2K20: That’s the extent of how NBA 2K20 views an act of personal sacrifice, one that barely scratches the surface of some of the more pressing issues affecting college sports and how it compensates the athletes that drive its profits.. As a marketing stunt. An opportunity to sign some contracts. Like they looked at Colin Kaepernick’s struggles with the NFL and all they got out of it was his Nike deal.

2K21: NBA 2K21 is the contemporary 2K experience, as viewed through the eyes of an exhausted fanbase, taken to its logical conclusion. It’s a sports game thought exercise, an experiment in a publisher seeing just how little they can offer players while still maximising their profits. This game is the barest of upgrades, in some cases a downgrade from what’s come before, and yet at every step you’re still being hustled to spend real money on trinkets and upgrades, even in singleplayer game modes, despite this already being a full-price retail game.

2k22: *screaming into a void*

NBA 2K22: The Kotaku Review

NBA 2K22 is simply not a basketball game. There is basketball in it, but that’s not the point. It is instead one enormous shakedown, an ornate palace built of never-ending attempts to coax more and more money out of the player despite the full-price cost of admission, some of them crafty and subtle, most of them obnoxiously obvious and disgusting in their persistence.

It is exhausting being around this game. If it’s not asking you to spend real money it’s asking you to relentlessly grind the most basic and joyless tasks, like the worst aspects of MMO and mobile game design found each other and thought “let’s launch an exciting new startup venture in the AAA gaming space”. Firing it up every day felt like work, like I was grabbing a helmet and lamp and putting in a shift in a virtual currency mine, chipping away at inert slabs of menus and advertisements, the prospect of this simply being a fun game about basketball being little more than a distant memory.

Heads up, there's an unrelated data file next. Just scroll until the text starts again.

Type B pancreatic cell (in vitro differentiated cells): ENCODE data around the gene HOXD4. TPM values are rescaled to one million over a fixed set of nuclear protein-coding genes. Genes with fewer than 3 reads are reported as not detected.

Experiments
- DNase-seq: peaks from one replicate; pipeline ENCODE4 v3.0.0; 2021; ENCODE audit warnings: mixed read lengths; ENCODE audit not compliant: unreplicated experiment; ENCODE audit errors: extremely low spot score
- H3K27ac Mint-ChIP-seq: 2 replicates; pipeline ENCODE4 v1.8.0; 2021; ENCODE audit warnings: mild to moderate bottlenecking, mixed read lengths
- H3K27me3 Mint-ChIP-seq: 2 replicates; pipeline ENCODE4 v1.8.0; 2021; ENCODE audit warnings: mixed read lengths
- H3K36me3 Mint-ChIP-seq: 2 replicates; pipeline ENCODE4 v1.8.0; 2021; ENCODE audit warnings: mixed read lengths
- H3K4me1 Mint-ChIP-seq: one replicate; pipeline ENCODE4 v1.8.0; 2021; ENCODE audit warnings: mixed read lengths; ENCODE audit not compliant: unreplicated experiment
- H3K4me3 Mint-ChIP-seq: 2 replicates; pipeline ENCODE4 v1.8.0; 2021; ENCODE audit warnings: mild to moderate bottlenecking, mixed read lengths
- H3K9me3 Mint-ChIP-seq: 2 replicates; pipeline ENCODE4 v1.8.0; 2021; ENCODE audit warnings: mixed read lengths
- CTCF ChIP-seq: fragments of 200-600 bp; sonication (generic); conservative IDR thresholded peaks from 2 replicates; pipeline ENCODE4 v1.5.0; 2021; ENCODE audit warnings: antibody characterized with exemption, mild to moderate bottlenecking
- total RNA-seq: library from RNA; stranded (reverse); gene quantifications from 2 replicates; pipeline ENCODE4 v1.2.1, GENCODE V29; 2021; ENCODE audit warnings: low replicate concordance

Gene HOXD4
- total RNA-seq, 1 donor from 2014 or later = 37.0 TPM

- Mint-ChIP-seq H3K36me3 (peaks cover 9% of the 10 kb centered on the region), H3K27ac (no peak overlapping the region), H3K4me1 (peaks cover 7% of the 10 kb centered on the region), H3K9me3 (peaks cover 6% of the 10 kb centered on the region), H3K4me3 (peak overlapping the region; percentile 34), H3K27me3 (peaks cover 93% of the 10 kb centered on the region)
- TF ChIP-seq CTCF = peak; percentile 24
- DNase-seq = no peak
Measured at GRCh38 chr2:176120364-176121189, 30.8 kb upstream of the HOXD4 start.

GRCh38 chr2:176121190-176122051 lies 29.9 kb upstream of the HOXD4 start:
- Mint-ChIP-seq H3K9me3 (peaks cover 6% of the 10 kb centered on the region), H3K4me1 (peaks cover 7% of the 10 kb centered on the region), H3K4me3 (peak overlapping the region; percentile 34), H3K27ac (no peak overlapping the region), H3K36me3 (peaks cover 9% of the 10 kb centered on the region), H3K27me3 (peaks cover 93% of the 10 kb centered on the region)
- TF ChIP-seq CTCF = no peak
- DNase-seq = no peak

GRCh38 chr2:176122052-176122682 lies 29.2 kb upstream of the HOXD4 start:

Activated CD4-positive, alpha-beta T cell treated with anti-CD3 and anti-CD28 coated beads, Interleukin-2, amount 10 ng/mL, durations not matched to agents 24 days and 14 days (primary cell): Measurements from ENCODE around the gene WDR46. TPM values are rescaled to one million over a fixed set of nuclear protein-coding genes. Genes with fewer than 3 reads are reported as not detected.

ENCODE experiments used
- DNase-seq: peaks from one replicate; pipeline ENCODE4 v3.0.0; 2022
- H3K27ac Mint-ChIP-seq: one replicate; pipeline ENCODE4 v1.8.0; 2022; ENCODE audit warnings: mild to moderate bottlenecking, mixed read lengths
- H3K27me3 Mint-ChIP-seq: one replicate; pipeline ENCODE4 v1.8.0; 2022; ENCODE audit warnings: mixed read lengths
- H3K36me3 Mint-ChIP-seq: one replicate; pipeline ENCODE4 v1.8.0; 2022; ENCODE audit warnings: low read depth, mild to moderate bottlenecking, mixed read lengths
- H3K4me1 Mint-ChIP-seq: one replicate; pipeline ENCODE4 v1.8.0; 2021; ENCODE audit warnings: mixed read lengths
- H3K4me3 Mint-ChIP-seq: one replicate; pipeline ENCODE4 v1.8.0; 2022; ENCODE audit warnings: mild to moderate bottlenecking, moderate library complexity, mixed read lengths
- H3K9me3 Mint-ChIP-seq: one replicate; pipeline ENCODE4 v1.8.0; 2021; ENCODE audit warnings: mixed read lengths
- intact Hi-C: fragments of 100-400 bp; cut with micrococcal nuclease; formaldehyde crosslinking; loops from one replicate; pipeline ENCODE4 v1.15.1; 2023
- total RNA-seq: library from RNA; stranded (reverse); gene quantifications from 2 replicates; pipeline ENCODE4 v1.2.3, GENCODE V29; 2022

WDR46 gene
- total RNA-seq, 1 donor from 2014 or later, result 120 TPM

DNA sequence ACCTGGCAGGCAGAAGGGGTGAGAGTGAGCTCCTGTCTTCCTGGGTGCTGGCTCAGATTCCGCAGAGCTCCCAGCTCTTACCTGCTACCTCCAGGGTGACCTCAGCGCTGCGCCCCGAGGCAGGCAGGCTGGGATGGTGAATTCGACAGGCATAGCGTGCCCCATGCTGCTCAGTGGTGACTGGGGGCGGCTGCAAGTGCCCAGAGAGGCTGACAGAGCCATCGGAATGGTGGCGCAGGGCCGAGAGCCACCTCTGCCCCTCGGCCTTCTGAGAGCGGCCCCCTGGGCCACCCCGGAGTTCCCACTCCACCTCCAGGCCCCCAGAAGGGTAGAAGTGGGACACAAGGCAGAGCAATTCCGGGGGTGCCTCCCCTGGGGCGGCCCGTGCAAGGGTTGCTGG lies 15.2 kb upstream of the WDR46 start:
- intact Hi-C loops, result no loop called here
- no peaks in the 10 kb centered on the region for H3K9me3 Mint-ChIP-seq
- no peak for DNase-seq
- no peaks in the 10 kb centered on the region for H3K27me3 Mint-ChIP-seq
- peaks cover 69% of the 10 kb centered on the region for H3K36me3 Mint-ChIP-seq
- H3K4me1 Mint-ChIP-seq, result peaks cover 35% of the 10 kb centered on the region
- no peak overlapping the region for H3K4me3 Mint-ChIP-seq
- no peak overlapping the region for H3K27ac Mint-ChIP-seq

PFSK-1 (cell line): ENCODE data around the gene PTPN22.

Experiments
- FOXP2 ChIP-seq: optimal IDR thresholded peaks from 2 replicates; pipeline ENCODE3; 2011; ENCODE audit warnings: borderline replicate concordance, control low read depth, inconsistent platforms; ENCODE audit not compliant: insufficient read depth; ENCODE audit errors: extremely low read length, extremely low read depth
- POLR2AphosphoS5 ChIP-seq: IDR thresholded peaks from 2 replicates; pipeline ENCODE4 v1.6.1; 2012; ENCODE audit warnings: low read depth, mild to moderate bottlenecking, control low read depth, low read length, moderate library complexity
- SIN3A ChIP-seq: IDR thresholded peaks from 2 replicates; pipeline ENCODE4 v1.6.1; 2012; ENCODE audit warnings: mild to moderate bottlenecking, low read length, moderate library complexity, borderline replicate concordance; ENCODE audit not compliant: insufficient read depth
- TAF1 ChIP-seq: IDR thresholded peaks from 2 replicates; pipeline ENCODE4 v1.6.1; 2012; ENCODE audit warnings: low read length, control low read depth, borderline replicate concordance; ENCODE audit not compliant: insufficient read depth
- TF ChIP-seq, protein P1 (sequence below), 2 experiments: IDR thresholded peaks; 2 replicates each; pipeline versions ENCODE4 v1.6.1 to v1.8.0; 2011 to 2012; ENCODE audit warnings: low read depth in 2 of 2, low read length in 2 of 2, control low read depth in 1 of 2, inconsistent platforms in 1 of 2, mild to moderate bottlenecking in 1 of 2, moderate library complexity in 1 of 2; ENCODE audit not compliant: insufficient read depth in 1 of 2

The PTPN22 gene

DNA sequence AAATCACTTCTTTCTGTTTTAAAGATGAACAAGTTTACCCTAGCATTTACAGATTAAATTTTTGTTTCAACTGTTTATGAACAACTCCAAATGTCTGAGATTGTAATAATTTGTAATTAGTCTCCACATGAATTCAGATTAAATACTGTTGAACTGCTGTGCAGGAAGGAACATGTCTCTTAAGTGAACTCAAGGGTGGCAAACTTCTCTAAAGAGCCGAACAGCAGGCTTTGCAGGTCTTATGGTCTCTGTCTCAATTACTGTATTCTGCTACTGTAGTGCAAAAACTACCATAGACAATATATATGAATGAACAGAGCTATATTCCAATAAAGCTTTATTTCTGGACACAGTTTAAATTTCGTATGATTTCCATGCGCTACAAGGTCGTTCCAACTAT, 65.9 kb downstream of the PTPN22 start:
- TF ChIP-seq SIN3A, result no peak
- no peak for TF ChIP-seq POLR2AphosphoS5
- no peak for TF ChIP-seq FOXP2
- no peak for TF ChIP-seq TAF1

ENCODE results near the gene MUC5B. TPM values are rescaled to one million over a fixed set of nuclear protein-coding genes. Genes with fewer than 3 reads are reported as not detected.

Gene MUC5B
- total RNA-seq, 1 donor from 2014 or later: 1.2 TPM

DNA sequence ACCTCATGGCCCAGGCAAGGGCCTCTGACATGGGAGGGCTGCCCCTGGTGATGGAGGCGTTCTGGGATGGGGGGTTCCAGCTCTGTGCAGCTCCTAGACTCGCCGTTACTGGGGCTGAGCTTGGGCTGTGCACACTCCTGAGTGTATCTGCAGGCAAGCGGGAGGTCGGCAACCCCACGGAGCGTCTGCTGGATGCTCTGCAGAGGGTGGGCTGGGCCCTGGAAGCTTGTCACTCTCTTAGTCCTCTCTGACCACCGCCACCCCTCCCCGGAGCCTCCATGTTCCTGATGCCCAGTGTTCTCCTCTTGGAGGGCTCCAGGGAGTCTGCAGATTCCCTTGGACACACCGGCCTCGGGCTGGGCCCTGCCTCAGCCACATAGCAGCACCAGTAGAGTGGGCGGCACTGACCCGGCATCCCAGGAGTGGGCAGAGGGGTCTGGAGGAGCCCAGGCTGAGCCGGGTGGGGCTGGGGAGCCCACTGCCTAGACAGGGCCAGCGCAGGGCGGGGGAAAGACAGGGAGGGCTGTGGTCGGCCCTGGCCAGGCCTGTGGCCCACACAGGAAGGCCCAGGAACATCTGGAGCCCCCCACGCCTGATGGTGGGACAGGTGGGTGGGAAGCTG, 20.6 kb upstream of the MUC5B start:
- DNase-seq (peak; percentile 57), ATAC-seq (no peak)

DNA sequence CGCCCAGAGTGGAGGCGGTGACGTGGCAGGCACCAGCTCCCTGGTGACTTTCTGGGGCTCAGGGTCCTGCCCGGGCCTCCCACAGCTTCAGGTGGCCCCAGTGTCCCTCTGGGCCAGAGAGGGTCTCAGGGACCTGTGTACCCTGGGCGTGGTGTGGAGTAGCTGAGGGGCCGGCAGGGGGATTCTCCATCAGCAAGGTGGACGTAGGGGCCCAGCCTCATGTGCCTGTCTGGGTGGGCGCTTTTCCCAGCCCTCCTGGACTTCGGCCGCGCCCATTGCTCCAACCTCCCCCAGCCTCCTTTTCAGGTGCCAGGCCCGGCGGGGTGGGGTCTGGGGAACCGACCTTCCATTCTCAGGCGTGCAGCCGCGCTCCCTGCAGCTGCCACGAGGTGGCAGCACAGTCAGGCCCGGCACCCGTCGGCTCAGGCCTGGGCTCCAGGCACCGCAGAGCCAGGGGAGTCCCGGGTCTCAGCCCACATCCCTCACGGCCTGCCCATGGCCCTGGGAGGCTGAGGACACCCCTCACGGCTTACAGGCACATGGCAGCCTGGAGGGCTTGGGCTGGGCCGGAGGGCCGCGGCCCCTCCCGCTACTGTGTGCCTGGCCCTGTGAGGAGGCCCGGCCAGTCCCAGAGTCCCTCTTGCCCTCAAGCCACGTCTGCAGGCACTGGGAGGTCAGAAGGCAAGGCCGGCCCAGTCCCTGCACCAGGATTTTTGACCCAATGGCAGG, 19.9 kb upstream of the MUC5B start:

There are more interesting grinds in free-to-play mobile games
There are more interesting grinds in free-to-play mobile games
Not helping 2K22 is that when you do manage to get a ball on the court and just play, the entire experience is so stale. The series’ gameplay, like most sports games out there, is creaking with old age; in going back to old reviews for this year I watched some gameplay from 2K15, then gameplay from 2K22 and while there’s an expected increase in fidelity, as a whole the entire way the game is structured, controlled and played just feels tired.